Successful AV Tests Demand Top-Notch Drivers, Startup Says

Until autonomous vehicles can drive themselves, the drivers who test them will be a critical part of the development process that fledgling AV companies neglect at their peril.

At the Automated Vehicles Symposium in San Francisco this week, self-driving truck startup Embark Trucks outlined rigorous training, testing and monitoring processes it uses to make sure its test drivers are qualified.

Embark CEO and Co-Founder Alex Rodrigues put those efforts out as best practices for other AV companies.

“Drivers should not be thought of as accessories,” he said.

Though self-driving cars and trucks are intended to improve road safety, they are under the microscope until the public has faith the new technology doesn’t make driving more dangerous.

Most AVs in testing on public roads still have a driver behind the wheel to monitor the performance of self-driving systems and take over if they fail. That role took center stage earlier this year in the investigation of the most devastating incident yet for the closely watched AV industry. Federal investigators found that the backup driver in the Uber prototype that killed a pedestrian in Arizona in March wasn’t watching the road and didn’t start to brake until just after impact.

Drivers of test vehicles that aren’t necessarily ready for autonomous operation need to be even more qualified than the average driver, Rodrigues told the conference. Some attendees echoed his views.

Embark, which is currently testing its self-driving trucks on limited-access highways in the US, seeks the most qualified commercial truck drivers for those tests and puts them through extensive training and testing, he said.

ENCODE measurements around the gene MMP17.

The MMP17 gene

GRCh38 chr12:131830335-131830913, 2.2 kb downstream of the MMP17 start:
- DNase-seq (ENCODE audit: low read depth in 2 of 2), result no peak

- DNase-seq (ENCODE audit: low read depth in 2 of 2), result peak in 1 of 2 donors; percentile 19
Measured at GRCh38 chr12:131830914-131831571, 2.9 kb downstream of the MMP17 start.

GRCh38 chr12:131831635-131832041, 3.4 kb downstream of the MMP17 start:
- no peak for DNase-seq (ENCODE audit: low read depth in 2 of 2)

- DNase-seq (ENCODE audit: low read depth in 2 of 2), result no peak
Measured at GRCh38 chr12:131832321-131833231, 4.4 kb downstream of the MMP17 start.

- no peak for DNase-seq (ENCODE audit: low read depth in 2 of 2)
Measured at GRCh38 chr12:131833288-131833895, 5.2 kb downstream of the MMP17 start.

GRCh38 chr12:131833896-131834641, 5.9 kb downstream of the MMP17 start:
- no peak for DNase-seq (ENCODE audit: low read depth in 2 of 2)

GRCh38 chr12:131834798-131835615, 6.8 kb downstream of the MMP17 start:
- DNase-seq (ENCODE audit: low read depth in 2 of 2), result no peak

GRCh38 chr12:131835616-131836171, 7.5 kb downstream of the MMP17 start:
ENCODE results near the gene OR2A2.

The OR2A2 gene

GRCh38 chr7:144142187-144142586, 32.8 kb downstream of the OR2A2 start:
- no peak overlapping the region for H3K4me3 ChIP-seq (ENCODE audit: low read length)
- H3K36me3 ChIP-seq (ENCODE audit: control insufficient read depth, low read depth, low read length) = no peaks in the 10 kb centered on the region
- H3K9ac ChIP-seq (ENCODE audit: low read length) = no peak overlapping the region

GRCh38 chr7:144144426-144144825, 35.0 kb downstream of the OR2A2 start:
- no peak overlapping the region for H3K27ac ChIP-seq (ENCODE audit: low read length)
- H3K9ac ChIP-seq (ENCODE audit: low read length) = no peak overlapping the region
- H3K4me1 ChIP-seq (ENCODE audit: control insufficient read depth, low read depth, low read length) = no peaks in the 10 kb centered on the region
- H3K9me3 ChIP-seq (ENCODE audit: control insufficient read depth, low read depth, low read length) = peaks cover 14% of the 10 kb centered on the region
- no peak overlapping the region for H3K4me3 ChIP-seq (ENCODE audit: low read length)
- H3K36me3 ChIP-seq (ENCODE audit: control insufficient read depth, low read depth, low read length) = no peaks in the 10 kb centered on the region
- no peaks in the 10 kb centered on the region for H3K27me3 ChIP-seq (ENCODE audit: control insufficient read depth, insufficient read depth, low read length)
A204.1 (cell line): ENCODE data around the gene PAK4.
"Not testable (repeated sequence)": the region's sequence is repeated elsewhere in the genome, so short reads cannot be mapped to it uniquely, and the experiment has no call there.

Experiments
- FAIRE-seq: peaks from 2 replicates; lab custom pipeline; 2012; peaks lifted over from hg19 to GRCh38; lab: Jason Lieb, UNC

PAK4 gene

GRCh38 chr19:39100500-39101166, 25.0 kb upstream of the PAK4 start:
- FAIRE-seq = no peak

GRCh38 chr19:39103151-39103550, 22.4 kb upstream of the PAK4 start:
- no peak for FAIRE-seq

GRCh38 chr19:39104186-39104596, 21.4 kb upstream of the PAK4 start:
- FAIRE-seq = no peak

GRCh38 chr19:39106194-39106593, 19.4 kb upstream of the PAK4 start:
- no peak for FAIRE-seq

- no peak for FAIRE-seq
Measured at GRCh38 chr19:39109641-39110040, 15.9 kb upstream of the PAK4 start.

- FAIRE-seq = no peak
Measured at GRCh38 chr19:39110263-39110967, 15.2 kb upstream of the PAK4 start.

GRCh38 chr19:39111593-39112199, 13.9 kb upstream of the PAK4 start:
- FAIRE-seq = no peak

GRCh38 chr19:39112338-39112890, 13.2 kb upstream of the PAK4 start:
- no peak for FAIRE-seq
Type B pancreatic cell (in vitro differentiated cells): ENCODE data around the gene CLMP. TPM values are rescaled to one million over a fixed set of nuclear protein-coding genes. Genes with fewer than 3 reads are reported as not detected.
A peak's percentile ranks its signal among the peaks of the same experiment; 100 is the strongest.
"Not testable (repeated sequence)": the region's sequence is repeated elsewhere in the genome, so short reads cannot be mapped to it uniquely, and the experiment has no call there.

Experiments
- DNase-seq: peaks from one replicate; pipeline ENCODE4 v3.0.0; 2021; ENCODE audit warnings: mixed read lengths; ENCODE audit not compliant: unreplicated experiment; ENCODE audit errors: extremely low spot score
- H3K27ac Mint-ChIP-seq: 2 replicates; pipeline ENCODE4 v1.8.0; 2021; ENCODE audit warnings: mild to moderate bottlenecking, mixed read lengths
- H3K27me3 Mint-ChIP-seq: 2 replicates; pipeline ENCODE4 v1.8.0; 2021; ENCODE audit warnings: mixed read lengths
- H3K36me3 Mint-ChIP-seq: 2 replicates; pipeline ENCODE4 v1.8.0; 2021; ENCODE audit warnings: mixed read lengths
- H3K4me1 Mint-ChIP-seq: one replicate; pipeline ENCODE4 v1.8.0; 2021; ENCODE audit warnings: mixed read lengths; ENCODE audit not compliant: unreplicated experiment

Embark selects test drivers with about 1 million miles each of driving experience, Rodrigues said. Then it puts them through classroom, closed track and public-road training, including exercises where they’re faced with worst-case failures like an unplugged electrical connection to the AV system.

Tests are similar to DMV licensing exams, with an evaluator in the truck checking whether the driver does things like over-the-shoulder checks when the automated truck gets ready to change lanes.

Once drivers are on the road, Embark uses a stricter hours-of-service standard than the federal government to prevent fatigue, Rodrigues said. Automation experts say operators can get distracted or drowsy more quickly with systems that do more of the work themselves.

The company’s onboard systems constantly monitor whether drivers are both looking at the road and keeping their hands on the steering wheel, warns them after five seconds and eventually pulls the truck over if they don’t re-engage. Embark’s testing is all done with hands constantly resting on the wheel, he said.

“It doesn’t look as great for demos,” Rodrigues said. “However, it decreases their reaction time by a second.”

Onboard cameras inside and outside each driver’s cab constantly capture video, and performance reviewers watch at random and for specific safety events. This helps to catch shortcomings in the self-driving system that can be corrected.

Embark’s policies and processes are good ones, said a chief engineer for new technology at a global logistics company, who saw the presentation. Another important practice is to regularly solicit feedback from drivers, who have insights from real-world driving that sometimes correct engineers’ expectations, he said.

Most companies testing AVs use similar methods to ensure the quality of their drivers, said Steven Shladover, program leader for mobility at California PATH, a transportation research organization at UC Berkeley.

Consistency in requirements is important if states want to guide AV companies toward good driver practices, said Catherine Curtis, director of vehicle programs at the American Association of Motor Vehicle Administrators. Her organization advocates that states that require permits for AV testing should ask applicants to give information on their training processes and driver background checks.

— Stephen Lawson is a freelance writer based in San Francisco. Follow him on Twitter @sdlawsonmedia.

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